Carrey in Madrid, Spain, on December 13, 2008

Carrey portrayed the Batman villain The Riddler in the Joel Schumacher-directed superhero film Batman Forever (1995). The film received mixed reviews, but was a box office success. He reprised his role as Ace Ventura in Ace Ventura: When Nature Calls which was also released in 1995. Like the original film, it was well received by the public, but poorly received by critics. It was a huge box-office success, earning $212 million worldwide in addition to breaking records, with a $40 million opening weekend.[54]

Carrey became the first actor to be paid $20 million for his next film, The Cable Guy (1996).[55] Directed by Ben Stiller, the film was a satirical black comedy, in which Carrey played a lonely, menacing cable TV installer who infiltrates the life of one of his customers (played by Matthew Broderick). The role was a departure from the "hapless, hyper, overconfident" characters he had been known for. However, it did not fare well with most critics, many reacting to Carrey's change of tone from previous films.[56] Carrey also starred in the music video of the film's closing song, "Leave Me Alone" by Jerry Cantrell.[57] Despite the reviews, The Cable Guy grossed $102 million worldwide.[58]

He soon bounced back with the critically acclaimed comedy Liar Liar (1997), playing Fletcher Reede, an unethical lawyer rendered unable to lie by his young son's birthday wish. Carrey was praised for his performance, earning a second Golden Globe Award nomination for Best Actor. Janet Maslin of The New York Times said: "Well into his tumultuous career, Mr. Carrey finally turns up in a straightforward comic vehicle, and the results are much wilder and funnier than this mundane material should have allowed."[59]

1998–2007: Critical acclaim

The following year he decided to take a pay cut to play the serious role of Truman Burbank in the satirical comedy-drama film The Truman Show (1998).[60] The film was highly praised and brought Carrey further international acclaim, leading many to believe he would be nominated for an Oscar.[61] For The Truman Show, he was nominated Golden Globe Award for Best Actor in a Motion Picture Drama. The Truman Show was a commercial success, earning $264 million worldwide against a budget of $60 million.[62][63] A Film4 critic stated that the film "allows Carrey to edge away from broad comedy," adding that it was "a hilarious and breathtakingly conceived satire."[64]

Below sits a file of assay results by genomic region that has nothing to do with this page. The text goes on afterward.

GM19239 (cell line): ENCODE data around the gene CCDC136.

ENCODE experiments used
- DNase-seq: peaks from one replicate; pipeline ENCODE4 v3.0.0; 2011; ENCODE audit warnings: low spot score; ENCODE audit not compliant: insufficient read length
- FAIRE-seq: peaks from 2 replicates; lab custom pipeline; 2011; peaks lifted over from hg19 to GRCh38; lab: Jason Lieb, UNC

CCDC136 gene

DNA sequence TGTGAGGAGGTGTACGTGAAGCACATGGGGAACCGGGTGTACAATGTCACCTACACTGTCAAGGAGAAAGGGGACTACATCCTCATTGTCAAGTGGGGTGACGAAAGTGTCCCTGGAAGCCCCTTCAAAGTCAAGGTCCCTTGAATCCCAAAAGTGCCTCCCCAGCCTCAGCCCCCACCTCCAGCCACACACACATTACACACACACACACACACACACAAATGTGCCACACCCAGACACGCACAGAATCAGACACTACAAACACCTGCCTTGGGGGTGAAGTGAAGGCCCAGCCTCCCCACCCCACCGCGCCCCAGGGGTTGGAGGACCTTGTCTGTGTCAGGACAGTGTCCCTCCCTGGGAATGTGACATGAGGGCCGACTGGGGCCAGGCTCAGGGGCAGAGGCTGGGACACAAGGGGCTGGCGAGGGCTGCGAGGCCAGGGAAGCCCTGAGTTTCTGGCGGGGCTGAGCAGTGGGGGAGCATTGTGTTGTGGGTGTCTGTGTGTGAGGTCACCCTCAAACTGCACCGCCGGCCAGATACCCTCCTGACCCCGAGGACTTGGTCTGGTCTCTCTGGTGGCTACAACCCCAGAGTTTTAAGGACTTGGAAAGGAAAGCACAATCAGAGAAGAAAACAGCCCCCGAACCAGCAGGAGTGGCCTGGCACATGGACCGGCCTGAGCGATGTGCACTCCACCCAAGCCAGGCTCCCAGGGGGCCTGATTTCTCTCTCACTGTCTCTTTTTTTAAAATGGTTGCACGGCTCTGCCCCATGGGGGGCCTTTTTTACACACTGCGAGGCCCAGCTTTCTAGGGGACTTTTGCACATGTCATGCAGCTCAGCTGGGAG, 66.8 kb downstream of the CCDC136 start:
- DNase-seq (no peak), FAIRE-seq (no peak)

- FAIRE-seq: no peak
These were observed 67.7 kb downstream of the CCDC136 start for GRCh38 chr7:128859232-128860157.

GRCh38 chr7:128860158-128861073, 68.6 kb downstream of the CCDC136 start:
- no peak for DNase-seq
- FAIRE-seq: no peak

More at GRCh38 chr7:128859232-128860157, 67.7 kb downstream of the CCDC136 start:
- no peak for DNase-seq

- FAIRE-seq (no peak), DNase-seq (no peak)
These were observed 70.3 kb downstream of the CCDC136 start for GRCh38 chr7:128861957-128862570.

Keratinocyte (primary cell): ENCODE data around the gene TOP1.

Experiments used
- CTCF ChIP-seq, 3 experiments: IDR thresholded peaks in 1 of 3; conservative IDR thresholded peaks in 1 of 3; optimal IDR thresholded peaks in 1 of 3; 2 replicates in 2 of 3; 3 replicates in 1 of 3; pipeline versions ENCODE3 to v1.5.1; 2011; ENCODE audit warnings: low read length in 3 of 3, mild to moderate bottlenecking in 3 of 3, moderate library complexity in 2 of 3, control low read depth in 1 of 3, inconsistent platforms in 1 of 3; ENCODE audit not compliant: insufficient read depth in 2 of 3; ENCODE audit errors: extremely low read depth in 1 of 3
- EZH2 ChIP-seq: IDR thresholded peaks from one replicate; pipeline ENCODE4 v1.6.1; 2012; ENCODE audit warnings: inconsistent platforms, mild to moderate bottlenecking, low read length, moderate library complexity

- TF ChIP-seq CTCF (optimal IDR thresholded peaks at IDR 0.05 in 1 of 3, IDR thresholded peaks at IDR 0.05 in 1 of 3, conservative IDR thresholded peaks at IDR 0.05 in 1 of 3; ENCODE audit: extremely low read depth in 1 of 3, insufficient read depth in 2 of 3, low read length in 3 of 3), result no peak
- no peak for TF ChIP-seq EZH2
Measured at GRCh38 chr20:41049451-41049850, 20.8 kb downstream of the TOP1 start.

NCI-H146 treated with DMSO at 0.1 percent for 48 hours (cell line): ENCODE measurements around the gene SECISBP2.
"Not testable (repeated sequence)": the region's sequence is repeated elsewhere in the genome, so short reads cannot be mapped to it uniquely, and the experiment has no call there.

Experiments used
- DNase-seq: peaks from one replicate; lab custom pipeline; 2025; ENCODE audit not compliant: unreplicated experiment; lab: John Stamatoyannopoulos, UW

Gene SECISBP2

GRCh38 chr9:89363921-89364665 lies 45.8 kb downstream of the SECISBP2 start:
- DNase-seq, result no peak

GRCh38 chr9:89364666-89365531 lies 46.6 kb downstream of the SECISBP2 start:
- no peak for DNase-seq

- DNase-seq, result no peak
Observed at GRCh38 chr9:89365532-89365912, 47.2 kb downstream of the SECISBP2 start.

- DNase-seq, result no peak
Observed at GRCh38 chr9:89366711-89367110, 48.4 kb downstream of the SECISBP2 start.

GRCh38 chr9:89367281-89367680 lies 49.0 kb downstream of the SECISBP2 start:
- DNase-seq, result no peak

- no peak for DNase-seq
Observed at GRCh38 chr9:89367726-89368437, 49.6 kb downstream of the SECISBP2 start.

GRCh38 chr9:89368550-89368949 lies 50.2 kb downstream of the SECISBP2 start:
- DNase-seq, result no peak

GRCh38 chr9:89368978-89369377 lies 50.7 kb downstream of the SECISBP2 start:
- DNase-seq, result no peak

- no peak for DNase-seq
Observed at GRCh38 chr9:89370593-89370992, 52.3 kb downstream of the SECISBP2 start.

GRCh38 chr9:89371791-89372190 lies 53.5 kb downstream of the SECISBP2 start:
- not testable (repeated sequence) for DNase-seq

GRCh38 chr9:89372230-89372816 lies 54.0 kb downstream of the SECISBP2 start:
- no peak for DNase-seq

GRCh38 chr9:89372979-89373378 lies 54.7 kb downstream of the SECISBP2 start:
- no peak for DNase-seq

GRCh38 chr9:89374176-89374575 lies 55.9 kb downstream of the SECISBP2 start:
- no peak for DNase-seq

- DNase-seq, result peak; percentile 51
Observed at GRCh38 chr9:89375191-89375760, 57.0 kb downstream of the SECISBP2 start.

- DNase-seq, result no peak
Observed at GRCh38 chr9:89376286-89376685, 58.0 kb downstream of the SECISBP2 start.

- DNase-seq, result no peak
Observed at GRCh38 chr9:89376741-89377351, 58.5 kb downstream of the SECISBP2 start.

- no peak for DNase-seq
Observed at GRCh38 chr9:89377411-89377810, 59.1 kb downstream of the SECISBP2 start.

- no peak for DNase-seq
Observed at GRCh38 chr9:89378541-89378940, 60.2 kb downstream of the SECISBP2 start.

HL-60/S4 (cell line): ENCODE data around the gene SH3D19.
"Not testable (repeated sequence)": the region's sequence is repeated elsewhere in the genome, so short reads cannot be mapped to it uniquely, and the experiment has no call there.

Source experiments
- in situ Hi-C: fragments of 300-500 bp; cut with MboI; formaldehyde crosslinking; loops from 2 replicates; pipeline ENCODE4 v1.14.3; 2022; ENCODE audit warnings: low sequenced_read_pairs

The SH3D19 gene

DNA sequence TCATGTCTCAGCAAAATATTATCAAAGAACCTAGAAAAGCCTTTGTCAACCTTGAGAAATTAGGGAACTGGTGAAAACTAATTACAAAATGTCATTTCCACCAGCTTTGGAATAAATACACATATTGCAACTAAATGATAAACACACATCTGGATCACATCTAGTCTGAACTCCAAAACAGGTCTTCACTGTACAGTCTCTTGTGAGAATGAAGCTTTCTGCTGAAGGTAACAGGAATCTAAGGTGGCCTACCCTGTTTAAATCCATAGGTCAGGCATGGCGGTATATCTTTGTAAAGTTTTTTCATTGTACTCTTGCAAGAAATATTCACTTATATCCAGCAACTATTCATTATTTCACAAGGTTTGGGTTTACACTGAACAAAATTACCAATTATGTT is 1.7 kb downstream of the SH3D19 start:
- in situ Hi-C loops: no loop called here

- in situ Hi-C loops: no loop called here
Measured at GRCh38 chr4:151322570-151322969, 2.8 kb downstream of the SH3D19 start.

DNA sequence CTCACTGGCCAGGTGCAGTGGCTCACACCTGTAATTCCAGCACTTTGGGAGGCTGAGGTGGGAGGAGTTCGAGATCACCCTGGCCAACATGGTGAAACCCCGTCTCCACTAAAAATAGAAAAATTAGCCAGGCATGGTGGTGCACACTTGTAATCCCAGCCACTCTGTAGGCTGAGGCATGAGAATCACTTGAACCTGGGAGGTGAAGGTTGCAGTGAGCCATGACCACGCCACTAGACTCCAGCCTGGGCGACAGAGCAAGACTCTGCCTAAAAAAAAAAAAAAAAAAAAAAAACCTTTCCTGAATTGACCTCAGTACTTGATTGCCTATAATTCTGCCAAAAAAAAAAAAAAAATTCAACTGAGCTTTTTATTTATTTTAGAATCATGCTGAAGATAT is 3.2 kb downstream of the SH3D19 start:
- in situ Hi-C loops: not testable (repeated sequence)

That same year, Carrey appeared as a fictionalized version of himself on the final episode of Garry Shandling's The Larry Sanders Show, in which he deliberately ripped into Shandling's character. In 1999, Carrey had the lead role in Man on the Moon. He portrayed comedian Andy Kaufman to critical acclaim and received his second Golden Globe in a row. In addition, he received his first Screen Actors Guild Award nomination for Best Actor.[65]

In 2000, Carrey reteamed with the Farrelly brothers, who had previously directed him in Dumb and Dumber, for the black comedy film Me, Myself & Irene, a film that received mixed reviews[66] but enjoyed box office success. Carrey played the role of state trooper Charlie Baileygates, who has multiple personalities and romances a woman portrayed by Renée Zellweger. That same year, Carrey starred in the second highest-grossing Christmas film of all time, How the Grinch Stole Christmas, playing the title character, for which he received both praise and criticism from critics alongside a Golden Globe nomination.[67]

For his next feature film, Carrey starred opposite Jennifer Aniston and Morgan Freeman in Tom Shadyac's international hit comedy Bruce Almighty (2003). Carrey played a television newsman who unexpectedly receives God's omnipotent abilities when the deity decides to take a vacation. The film received mixed reviews upon release[68] but despite this still became a financial success, earning over $484 million worldwide, and going on to become the seventeenth highest-grossing live action comedy of all time.[69][70]